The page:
Lessons from the past: Comparing Trump’s COVID-19 diagnosis to Eisenhower’s heart attack

When the news broke on Oct. 2 that President Donald Trump had tested positive for COVID-19, it captured the world’s attention in an instant. One observer, internist and cardiologist Thomas H. Lee, MD, was reminded of a similar moment back in 1955—the day President Dwight Eisenhower experienced an acute myocardial infarction (AMI).

Lee, the chief medical officer at Press Ganey and a professor at Harvard Medical School, wrote about that famous day for the New England Journal of Medicine, noting that it provides helpful context as COVID-19 continues to linger in the White House.

Eisenhower’s physician, Lee explained, was slow to recognize the signs of the president’s AMI—but the team around Eisenhower did quickly understand just how crucial this moment was for the nation. Eisenhower was a candidate for reelection at the time—an obvious similarity with Trump’s COVID-19 diagnosis—and 11 different press briefings were held to keep voters informed.

“The reaction to the news of Eisenhower’s heart attack was panic, and the thirst for more information was intense,” he wrote. “In some ways, myocardial infarction was even more frightening to Americans than COVID-19 is today. Heart disease had become the leading cause of death because of cigarette smoking and decreased ‘competition’ from infectious diseases and wars. Mortality among patients with myocardial infarction who reached the hospital was 30 to 40% because there just wasn’t much to offer patients beyond bed rest.”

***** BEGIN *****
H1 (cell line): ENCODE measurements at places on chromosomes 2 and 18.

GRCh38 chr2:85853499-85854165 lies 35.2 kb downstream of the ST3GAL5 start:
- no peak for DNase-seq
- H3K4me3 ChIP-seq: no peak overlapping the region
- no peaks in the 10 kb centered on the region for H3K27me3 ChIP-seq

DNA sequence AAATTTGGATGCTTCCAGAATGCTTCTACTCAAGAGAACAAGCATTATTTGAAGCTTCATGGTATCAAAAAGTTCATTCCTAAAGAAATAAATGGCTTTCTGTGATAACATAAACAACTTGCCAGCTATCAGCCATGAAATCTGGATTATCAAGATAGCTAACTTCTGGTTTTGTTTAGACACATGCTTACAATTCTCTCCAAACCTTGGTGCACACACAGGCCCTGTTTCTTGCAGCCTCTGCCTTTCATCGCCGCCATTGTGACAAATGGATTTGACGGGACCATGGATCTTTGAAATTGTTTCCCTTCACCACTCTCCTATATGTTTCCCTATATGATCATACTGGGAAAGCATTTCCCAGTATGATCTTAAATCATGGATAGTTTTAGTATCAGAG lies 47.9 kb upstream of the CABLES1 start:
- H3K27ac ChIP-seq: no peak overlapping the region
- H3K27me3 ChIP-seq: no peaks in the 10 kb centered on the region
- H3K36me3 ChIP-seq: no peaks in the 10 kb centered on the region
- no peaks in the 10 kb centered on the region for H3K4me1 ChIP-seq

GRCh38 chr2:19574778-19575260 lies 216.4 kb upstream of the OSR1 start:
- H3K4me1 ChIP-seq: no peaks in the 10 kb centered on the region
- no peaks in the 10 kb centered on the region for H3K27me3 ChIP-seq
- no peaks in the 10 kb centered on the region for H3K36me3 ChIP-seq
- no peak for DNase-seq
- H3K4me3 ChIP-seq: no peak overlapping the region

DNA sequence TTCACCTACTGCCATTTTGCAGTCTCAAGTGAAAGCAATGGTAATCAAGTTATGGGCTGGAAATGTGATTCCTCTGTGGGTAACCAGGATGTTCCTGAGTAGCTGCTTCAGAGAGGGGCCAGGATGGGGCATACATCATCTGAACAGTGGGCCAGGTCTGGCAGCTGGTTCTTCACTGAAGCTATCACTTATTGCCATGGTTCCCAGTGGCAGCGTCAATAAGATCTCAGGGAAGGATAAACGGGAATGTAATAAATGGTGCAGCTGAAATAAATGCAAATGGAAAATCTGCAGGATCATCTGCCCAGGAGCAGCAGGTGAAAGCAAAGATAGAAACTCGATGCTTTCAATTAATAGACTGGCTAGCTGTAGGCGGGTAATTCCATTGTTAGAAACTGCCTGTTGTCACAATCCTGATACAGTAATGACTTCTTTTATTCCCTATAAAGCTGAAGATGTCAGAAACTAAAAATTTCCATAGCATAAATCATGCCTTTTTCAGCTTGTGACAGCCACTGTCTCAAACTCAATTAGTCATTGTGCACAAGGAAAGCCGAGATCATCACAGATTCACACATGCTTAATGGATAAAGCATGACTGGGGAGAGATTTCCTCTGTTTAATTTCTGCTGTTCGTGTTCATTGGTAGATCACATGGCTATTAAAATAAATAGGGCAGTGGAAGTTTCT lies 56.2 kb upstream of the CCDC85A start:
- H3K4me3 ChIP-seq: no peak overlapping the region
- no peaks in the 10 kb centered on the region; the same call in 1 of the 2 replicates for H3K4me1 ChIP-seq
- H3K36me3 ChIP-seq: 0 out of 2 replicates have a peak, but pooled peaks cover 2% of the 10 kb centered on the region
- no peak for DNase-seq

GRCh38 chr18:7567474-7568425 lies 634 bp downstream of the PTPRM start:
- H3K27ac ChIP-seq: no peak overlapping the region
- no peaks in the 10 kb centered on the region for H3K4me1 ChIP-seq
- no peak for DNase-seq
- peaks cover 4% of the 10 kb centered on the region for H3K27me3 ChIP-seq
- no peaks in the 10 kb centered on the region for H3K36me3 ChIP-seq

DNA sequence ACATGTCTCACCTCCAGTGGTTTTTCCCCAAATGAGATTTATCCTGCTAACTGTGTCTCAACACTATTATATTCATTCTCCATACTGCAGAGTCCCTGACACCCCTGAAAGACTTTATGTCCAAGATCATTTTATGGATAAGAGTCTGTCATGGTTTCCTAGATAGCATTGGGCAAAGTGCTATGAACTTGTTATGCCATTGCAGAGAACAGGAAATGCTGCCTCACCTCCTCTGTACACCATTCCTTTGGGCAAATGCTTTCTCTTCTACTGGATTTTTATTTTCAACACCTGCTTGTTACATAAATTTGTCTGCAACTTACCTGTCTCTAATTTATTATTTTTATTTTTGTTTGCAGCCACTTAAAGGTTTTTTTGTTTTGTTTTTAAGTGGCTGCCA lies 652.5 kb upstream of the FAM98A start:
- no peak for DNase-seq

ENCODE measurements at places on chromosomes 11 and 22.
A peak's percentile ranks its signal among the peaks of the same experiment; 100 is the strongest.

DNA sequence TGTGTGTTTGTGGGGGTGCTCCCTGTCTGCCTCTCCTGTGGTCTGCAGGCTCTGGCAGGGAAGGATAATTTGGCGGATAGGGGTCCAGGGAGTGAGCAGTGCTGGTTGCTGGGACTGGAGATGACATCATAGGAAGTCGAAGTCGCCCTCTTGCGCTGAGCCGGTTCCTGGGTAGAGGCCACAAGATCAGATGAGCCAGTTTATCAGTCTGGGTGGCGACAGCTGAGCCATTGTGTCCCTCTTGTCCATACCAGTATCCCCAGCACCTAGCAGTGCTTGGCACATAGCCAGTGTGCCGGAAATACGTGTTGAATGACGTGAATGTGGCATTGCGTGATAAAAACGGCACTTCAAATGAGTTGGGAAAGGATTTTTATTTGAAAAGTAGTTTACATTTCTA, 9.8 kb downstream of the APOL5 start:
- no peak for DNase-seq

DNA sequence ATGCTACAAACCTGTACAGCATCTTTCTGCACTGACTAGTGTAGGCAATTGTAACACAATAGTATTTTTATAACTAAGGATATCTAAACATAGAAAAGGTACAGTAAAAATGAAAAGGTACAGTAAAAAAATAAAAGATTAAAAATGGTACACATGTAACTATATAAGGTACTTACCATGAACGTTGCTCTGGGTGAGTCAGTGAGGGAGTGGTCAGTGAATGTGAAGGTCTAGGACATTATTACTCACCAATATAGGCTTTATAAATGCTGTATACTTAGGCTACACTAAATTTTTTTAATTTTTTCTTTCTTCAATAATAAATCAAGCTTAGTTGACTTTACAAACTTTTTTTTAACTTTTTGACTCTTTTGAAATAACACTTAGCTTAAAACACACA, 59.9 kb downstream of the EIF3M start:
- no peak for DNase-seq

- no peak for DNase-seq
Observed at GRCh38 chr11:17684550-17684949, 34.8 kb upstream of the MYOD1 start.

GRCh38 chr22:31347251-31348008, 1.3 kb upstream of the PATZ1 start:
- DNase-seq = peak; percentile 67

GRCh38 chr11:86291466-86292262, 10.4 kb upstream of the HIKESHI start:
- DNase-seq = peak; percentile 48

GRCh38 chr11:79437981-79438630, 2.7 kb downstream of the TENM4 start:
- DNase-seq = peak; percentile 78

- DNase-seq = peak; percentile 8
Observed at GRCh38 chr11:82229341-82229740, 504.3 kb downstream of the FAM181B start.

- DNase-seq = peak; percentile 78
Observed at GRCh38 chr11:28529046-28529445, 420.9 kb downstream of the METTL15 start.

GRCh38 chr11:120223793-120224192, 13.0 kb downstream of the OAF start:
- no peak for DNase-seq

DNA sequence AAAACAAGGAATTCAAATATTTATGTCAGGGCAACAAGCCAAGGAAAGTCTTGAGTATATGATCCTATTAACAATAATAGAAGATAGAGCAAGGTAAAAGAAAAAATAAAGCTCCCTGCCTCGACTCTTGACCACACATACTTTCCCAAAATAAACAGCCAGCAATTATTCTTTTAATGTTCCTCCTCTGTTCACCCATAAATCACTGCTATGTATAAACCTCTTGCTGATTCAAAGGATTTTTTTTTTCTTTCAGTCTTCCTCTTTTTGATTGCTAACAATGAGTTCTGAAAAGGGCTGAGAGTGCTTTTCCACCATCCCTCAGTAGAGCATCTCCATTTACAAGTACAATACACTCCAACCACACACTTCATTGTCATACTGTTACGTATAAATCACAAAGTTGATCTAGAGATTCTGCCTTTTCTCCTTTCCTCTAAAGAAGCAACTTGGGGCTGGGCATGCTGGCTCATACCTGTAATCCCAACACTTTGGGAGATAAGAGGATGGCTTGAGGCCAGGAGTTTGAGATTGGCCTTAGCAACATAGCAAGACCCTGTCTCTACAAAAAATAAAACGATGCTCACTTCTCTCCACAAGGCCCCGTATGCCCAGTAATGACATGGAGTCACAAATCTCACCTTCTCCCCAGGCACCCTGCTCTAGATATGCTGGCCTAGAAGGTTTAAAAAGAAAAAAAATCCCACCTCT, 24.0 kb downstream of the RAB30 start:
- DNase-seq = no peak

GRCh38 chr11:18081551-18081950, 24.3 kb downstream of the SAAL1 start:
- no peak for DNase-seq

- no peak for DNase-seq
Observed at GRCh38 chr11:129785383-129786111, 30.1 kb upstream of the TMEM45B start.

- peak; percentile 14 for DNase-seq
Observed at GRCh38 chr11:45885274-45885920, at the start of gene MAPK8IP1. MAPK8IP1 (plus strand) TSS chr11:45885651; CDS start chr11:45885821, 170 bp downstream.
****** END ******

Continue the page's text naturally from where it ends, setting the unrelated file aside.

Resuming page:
Eisenhower’s staff chose to “play down the seriousness of the unfolding events” at first,” Lee added. But more information started to come out over time, especially once Jim Hagerty, a reporter the White House trusted, pushed for more transparency. Another key figure who helped improve communication was cardiologist Paul Dudley White, “who was arguably the most respected physician in the country.”

“White had been selected as an external consultant by the team of military doctors caring for Eisenhower,” Lee explained. “He and his wife had been on their way to a dinner party in Boston when they heard the news about Eisenhower’s heart attack on the radio. Within a few hours, the surgeon general tracked him down and asked him to fly to Denver in the morning.”

White would go on to give a “breathtaking” press conference, one that included detailed information about AMIs many Americans simply did not know at the time. This moment is now recognized as a true game-changer for Eisenhower—and for the nation’s understanding of heart attacks as a whole. It helped the public regain its trust in the information it was receiving from the White House, and it showed that such trust must earned—it can’t just “be created abruptly during a crisis.”

According to Lee, the healthcare team presently treating Trump could learn a lot from this famous moment in history when it comes to communicating with the public about serious health issues. Transparency, honesty and optimism can go a long way toward helping a concerned nation cope with uncertainty.

“Epitomizing expertise, empathy and judgment, White found a way to play the role of physician for not just the patient but also the country: He eased fears, provided accurate information and defined a credible path forward for both,” Lee concluded. “And if he were doing so in 2020, he would do it wearing a mask.”

Lee’s thorough assessment is available in full here.